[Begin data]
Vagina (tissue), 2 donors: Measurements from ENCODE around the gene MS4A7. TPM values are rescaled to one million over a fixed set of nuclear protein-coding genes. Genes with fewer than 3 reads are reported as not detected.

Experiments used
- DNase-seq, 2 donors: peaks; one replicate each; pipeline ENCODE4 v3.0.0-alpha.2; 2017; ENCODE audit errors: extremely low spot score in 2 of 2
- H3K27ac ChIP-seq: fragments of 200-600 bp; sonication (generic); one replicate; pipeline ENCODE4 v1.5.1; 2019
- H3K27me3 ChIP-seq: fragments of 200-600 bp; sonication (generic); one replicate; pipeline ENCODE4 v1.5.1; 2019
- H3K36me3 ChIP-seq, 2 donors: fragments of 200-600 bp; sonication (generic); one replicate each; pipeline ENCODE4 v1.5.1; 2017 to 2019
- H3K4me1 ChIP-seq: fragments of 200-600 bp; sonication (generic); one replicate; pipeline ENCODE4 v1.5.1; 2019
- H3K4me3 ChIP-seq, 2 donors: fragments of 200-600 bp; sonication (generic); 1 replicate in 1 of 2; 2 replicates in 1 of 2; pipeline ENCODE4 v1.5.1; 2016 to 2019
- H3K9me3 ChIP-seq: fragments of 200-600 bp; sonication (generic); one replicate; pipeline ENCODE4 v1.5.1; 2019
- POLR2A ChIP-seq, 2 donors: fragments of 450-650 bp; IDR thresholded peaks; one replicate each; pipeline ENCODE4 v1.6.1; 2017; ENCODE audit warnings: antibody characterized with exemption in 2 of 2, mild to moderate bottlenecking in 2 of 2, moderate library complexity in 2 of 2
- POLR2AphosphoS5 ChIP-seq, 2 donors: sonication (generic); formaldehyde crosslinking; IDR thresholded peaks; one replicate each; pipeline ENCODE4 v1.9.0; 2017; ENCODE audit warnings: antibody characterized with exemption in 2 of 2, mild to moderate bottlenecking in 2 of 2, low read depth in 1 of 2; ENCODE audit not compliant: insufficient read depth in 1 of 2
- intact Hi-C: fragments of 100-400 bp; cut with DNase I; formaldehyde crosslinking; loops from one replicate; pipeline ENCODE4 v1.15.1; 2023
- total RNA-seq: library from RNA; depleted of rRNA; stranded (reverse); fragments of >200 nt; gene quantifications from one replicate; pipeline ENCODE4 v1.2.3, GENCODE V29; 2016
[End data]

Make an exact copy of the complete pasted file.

Vagina (tissue), 2 donors: Measurements from ENCODE around the gene MS4A7. TPM values are rescaled to one million over a fixed set of nuclear protein-coding genes. Genes with fewer than 3 reads are reported as not detected.

Experiments used
- DNase-seq, 2 donors: peaks; one replicate each; pipeline ENCODE4 v3.0.0-alpha.2; 2017; ENCODE audit errors: extremely low spot score in 2 of 2
- H3K27ac ChIP-seq: fragments of 200-600 bp; sonication (generic); one replicate; pipeline ENCODE4 v1.5.1; 2019
- H3K27me3 ChIP-seq: fragments of 200-600 bp; sonication (generic); one replicate; pipeline ENCODE4 v1.5.1; 2019
- H3K36me3 ChIP-seq, 2 donors: fragments of 200-600 bp; sonication (generic); one replicate each; pipeline ENCODE4 v1.5.1; 2017 to 2019
- H3K4me1 ChIP-seq: fragments of 200-600 bp; sonication (generic); one replicate; pipeline ENCODE4 v1.5.1; 2019
- H3K4me3 ChIP-seq, 2 donors: fragments of 200-600 bp; sonication (generic); 1 replicate in 1 of 2; 2 replicates in 1 of 2; pipeline ENCODE4 v1.5.1; 2016 to 2019
- H3K9me3 ChIP-seq: fragments of 200-600 bp; sonication (generic); one replicate; pipeline ENCODE4 v1.5.1; 2019
- POLR2A ChIP-seq, 2 donors: fragments of 450-650 bp; IDR thresholded peaks; one replicate each; pipeline ENCODE4 v1.6.1; 2017; ENCODE audit warnings: antibody characterized with exemption in 2 of 2, mild to moderate bottlenecking in 2 of 2, moderate library complexity in 2 of 2
- POLR2AphosphoS5 ChIP-seq, 2 donors: sonication (generic); formaldehyde crosslinking; IDR thresholded peaks; one replicate each; pipeline ENCODE4 v1.9.0; 2017; ENCODE audit warnings: antibody characterized with exemption in 2 of 2, mild to moderate bottlenecking in 2 of 2, low read depth in 1 of 2; ENCODE audit not compliant: insufficient read depth in 1 of 2
- intact Hi-C: fragments of 100-400 bp; cut with DNase I; formaldehyde crosslinking; loops from one replicate; pipeline ENCODE4 v1.15.1; 2023
- total RNA-seq: library from RNA; depleted of rRNA; stranded (reverse); fragments of >200 nt; gene quantifications from one replicate; pipeline ENCODE4 v1.2.3, GENCODE V29; 2016